Avatar Vs The Hurt Locker – Did The Best Movie Win?

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Last night Katheryn Bigelow won Best Picture for her movie The Hurt Locker at this years Oscars. There were 10 nominees altogether, but the movie only ever had one real contender – James Cameron’s Avatar.

With the bewildering global praise for Avatar slowly subsiding, and The Hurt Lockers popularity now on the increase, I thought now would be a good time to step back from the hype, and access both movies individual merits and  flaws retrospectively. I will then attempt to answer the following question – Is The Hurt Locker really better than Avatar?

The Performances

I will begin with the easiest category to analyze – the acting. There is no real competition here. The acting in The Hurt Locker is flawless through out. There is not one unconvincing performance to found anywhere in this movie. Leading man Jeremy Renner gives an incredible performance as an EOD officer SSG William James. Renner`s character is a man who loathes the consequences of war, yet lives for the thrill of it. A man who is only truly alive, when in the presence of impending death.   He is cocky and reckless, but Renner makes sure that it is the characters humanity that always shines through regardless. His performance takes you on an emotional rollercoaster, that is both honest, complex and inspirational.

In complete contrast is Sam Worthington’s performance as crippled ex-Marine Jake Sulley in Avatar. I’m not quite sure what it is that Hollywood sees in this guy, be he is a bit of a black hole in terms of  onscreen charisma as far as I can see. Worthington’s performances falls flat through out, lacking both spark and depth. Admittedly, the script he had to work with was clunky as hell, but Im sure a more capable actor could have done far more with the material he was given. Worthington performance is quite frankly boring.

Avatar also has the strange ability to make great actors/actresses almost unwatchable. Sigourney Weaver is incredibly stiff, and unconvincing as the hard-nosed scientist Dr Augustine. As are the usually reliable Giovanni Ribisi, and Stephen Lang – whose characters have no more depth than you average  pantomime villan.

Avatars only real saving grace is its leading lady Zoe Saldana. The movie comes alive every time her character Neytiri is on-screen. Both strong, yet vulnerable, Neytiri is the only character you invest in emotionally, and the only character that projects any real humanity – which is ironic considering she is the Alien of the piece.

Sadly, one good performance is not enough to compete with the ensemble of great performances on show in The Hurt Locker.

Winner: The Hurt Locker

The Story

This is the one area where The Hurt Locker really suffers. Despite the excellent script, the movies lacks an actual plot. The movie is in essence a character study, set amongst a series of individual set pieces – that while tense and well executed – are completely isolated from each other. There is no overriding story arch to follow, making the movie feel more like a fly on the wall documentary than a conventional movie.  If the movie had of combined its fascinating lead character within an exciting and satisfying plot, The Hurt Locker would have won this round hands down.  As it stands, its lack of focus in terms of story is the films weakest attribute.

Avatar does have a story to tell – not a good one mind – but at least its there. Now, let me be clear – the story IS rubbish.  The movie is your bog-standard white guilt movie – akin to Dances with Wolves and The Last Samurai – with some hookey spiritual mumbo-jumbo, and a very on the nose message about mans abuse of the natural world thrown in for good measure. You get the impression Cameron wrote a brief treatment for the film, and then thought – F*ck it – I don’t need to pad this out, the special effects will do the talking. £1 Billion dollars later, and it appears his theory was correct. I wont even bother going into the script, but with lines like  – ” When I was lying in the V.A. hospital with a big hole blown through the middle of my life, I started having these dreams of flying. I was free.” – you know it sucks!  Cameron’s back catalogue proves that he CAN write great stories, and he CAN write interesting characters and dialogue – just not in this case. The directors half-assed efforts leave FernGully, er I mean Avatar, with one-dimensional characters, an unconvincing romance, pseudo-racial stereotypes and recycled action scenes from his previous movies. But you know what?….at least there is a story to speak of, and despite its weakness, is engaging enough to win the round.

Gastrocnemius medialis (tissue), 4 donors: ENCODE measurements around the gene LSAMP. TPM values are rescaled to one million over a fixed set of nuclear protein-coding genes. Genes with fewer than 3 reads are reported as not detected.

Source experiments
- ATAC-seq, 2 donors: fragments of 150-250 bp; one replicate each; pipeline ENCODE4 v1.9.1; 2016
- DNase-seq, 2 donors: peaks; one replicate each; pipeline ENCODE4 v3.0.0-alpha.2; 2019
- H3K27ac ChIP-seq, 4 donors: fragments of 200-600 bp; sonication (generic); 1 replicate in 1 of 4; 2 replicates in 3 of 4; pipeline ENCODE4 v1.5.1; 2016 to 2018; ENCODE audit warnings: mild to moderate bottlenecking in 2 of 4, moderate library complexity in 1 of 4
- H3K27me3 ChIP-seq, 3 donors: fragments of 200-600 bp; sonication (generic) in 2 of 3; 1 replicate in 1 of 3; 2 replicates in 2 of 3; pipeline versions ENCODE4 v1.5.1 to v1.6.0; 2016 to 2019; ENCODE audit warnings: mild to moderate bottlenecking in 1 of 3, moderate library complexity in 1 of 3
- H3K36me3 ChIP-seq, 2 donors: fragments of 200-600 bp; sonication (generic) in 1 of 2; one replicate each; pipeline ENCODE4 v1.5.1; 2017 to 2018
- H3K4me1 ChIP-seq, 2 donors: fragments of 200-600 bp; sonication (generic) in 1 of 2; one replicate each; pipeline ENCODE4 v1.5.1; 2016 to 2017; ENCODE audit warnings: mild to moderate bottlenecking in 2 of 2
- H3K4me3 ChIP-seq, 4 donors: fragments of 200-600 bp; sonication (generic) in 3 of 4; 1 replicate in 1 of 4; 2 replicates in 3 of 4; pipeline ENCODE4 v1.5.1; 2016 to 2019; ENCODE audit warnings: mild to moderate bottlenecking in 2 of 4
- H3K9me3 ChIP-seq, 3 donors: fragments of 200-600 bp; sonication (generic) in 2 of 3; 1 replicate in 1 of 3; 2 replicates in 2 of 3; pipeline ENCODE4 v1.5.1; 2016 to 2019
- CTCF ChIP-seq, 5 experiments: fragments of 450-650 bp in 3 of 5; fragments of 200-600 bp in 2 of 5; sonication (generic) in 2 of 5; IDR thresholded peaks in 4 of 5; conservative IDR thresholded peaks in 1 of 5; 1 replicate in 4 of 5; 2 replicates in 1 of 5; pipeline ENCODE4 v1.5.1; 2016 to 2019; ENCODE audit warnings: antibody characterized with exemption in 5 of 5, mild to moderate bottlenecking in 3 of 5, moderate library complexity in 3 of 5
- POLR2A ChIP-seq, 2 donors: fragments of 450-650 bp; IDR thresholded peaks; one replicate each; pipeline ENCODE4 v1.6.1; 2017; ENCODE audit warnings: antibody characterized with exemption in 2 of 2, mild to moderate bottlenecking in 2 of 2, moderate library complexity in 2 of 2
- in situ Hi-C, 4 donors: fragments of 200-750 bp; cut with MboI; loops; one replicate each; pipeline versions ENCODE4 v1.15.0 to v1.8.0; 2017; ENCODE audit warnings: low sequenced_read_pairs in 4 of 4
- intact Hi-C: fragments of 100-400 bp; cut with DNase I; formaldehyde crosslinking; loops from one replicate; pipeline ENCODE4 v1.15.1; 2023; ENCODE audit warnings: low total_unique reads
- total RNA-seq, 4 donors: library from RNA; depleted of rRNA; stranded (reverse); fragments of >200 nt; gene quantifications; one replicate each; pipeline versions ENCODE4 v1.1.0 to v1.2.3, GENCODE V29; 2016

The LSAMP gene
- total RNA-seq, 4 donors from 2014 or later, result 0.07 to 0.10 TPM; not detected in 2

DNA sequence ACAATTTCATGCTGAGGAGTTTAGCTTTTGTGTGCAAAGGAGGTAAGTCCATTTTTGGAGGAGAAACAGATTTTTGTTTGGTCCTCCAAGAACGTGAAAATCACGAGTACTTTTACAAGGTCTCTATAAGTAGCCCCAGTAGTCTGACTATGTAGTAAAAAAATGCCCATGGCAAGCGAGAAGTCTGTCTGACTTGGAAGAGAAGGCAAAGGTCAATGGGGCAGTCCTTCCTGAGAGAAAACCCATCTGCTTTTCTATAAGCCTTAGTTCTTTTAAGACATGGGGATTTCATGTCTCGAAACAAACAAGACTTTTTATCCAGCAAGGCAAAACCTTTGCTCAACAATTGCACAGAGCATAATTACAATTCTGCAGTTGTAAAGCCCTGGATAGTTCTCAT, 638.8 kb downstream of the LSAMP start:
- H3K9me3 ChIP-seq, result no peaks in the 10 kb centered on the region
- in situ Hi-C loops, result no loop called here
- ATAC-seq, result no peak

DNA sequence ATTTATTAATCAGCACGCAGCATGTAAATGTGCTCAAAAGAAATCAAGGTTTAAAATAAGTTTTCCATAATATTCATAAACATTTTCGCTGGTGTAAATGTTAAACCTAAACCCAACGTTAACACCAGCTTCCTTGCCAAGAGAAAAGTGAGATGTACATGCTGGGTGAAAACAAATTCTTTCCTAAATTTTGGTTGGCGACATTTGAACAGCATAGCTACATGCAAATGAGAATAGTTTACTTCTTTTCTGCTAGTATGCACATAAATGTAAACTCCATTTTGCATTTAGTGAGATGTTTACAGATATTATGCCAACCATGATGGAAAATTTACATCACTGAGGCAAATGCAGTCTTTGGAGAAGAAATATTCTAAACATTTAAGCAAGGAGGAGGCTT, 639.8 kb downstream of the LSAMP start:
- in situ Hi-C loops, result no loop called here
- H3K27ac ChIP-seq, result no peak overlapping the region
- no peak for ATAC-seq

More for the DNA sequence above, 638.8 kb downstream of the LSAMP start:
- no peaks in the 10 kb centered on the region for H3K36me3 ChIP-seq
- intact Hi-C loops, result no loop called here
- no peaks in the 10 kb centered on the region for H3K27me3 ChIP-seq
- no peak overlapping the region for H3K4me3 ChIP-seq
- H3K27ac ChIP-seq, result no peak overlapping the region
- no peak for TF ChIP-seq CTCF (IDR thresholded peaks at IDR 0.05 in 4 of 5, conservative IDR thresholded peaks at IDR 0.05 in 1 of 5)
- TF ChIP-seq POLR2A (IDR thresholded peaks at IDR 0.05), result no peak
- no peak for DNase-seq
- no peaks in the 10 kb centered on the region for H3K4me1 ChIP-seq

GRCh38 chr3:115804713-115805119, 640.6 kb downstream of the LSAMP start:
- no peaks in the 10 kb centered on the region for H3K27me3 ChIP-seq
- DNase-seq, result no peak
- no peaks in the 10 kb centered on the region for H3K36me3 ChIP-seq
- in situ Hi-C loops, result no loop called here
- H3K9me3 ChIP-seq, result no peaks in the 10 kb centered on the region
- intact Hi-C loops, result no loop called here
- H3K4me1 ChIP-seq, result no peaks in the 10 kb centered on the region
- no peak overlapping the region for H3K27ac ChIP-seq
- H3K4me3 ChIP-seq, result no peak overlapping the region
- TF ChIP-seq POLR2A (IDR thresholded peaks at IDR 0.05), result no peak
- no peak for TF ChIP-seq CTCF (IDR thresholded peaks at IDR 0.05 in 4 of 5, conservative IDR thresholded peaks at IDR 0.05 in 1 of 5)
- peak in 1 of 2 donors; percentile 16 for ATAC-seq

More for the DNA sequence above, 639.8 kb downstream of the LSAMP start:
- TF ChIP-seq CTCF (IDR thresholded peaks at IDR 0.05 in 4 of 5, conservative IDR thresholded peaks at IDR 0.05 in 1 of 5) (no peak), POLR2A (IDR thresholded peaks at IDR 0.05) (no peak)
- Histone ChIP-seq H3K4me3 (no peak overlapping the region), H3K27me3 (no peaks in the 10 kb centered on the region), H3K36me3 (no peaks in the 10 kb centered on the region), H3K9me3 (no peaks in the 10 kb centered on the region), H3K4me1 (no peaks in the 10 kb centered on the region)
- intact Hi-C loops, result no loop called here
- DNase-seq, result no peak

Winner: Avatar

The Direction

One thing Cameron undoubtedly has an eye for is action. Now the set pieces in Avatar are certainly epic, but Cameron’s total lack of effort in other aspects of the film, litters the battle scenes with characters that you are just not that emotionally attached to.  You therefore become quite bored, and apathetic to the constant barrage of lengthy action sequences the film throws at you during its bloated conclusion. To be honest, the pacing in Avatar is a major issue in-general. The movie is just too long for such a simple story, and goes from horribly drawn out (i.e – the dragon taming sequence) – to being to fast paced for its own good (i.e – the characters escape from their holding cell). A balance is never struck, reeking of over indulgence and arrogance on the directors part.

A lot of fuss has been made about the special effects in the movie. While Cameron may have developed an entirely new way of making movies with Avatar, that doesn’t mean the technological advances are onscreen for the audience to behold. The movie looks good, but is not as ground breaking as some have claimed. The world of Pandora is certainly imaginative,  but nothing more than eye candy – and eye-candy alone does not equal a good movie. Something a lot of Avatar fans seem to have forgotten.

To me, the most impressive aspects of the movie are the advances made in facial motion capture. This the real break through here! Although never truly photo-realistic, the emotional range on show by Pandora’s CGI inhabitants is enough to make you forget that what you are watching isn’t real. I believe this aspect, and this aspect alone is where Cameron and his effects team deserve real acclaim.